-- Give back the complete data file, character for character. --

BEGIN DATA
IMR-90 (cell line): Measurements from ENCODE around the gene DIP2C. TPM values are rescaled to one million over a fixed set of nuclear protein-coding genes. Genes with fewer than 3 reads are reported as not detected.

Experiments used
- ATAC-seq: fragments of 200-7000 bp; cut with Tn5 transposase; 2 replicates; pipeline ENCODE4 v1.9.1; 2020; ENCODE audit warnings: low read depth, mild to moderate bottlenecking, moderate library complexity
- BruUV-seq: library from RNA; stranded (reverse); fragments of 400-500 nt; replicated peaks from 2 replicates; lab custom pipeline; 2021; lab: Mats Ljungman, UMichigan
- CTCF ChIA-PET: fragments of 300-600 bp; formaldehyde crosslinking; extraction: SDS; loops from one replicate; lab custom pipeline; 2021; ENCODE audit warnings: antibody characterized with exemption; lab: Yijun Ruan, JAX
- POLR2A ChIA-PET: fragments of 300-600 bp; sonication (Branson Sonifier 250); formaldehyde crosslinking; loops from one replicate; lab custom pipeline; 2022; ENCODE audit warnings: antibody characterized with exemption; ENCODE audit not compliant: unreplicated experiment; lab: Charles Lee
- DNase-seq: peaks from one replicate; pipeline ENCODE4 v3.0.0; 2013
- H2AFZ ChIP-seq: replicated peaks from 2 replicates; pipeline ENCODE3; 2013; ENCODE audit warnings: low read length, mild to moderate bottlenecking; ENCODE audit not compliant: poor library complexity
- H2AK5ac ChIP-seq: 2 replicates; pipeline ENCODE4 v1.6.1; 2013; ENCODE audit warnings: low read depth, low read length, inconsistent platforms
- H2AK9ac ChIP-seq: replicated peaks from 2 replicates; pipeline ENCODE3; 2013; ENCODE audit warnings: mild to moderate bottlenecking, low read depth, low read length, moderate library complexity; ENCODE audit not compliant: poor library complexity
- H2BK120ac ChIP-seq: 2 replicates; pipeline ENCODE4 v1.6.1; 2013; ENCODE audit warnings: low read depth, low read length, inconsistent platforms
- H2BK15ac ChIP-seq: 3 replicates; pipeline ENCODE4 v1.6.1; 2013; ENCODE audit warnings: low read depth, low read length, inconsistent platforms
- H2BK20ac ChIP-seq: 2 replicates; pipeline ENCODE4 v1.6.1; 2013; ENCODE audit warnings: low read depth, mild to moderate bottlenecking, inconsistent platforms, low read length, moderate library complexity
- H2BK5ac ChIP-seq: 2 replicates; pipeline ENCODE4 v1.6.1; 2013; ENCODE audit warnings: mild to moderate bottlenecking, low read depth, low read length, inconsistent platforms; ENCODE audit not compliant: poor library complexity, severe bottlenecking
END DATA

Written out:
IMR-90 (cell line): Measurements from ENCODE around the gene DIP2C. TPM values are rescaled to one million over a fixed set of nuclear protein-coding genes. Genes with fewer than 3 reads are reported as not detected.

Experiments used
- ATAC-seq: fragments of 200-7000 bp; cut with Tn5 transposase; 2 replicates; pipeline ENCODE4 v1.9.1; 2020; ENCODE audit warnings: low read depth, mild to moderate bottlenecking, moderate library complexity
- BruUV-seq: library from RNA; stranded (reverse); fragments of 400-500 nt; replicated peaks from 2 replicates; lab custom pipeline; 2021; lab: Mats Ljungman, UMichigan
- CTCF ChIA-PET: fragments of 300-600 bp; formaldehyde crosslinking; extraction: SDS; loops from one replicate; lab custom pipeline; 2021; ENCODE audit warnings: antibody characterized with exemption; lab: Yijun Ruan, JAX
- POLR2A ChIA-PET: fragments of 300-600 bp; sonication (Branson Sonifier 250); formaldehyde crosslinking; loops from one replicate; lab custom pipeline; 2022; ENCODE audit warnings: antibody characterized with exemption; ENCODE audit not compliant: unreplicated experiment; lab: Charles Lee
- DNase-seq: peaks from one replicate; pipeline ENCODE4 v3.0.0; 2013
- H2AFZ ChIP-seq: replicated peaks from 2 replicates; pipeline ENCODE3; 2013; ENCODE audit warnings: low read length, mild to moderate bottlenecking; ENCODE audit not compliant: poor library complexity
- H2AK5ac ChIP-seq: 2 replicates; pipeline ENCODE4 v1.6.1; 2013; ENCODE audit warnings: low read depth, low read length, inconsistent platforms
- H2AK9ac ChIP-seq: replicated peaks from 2 replicates; pipeline ENCODE3; 2013; ENCODE audit warnings: mild to moderate bottlenecking, low read depth, low read length, moderate library complexity; ENCODE audit not compliant: poor library complexity
- H2BK120ac ChIP-seq: 2 replicates; pipeline ENCODE4 v1.6.1; 2013; ENCODE audit warnings: low read depth, low read length, inconsistent platforms
- H2BK15ac ChIP-seq: 3 replicates; pipeline ENCODE4 v1.6.1; 2013; ENCODE audit warnings: low read depth, low read length, inconsistent platforms
- H2BK20ac ChIP-seq: 2 replicates; pipeline ENCODE4 v1.6.1; 2013; ENCODE audit warnings: low read depth, mild to moderate bottlenecking, inconsistent platforms, low read length, moderate library complexity
- H2BK5ac ChIP-seq: 2 replicates; pipeline ENCODE4 v1.6.1; 2013; ENCODE audit warnings: mild to moderate bottlenecking, low read depth, low read length, inconsistent platforms; ENCODE audit not compliant: poor library complexity, severe bottlenecking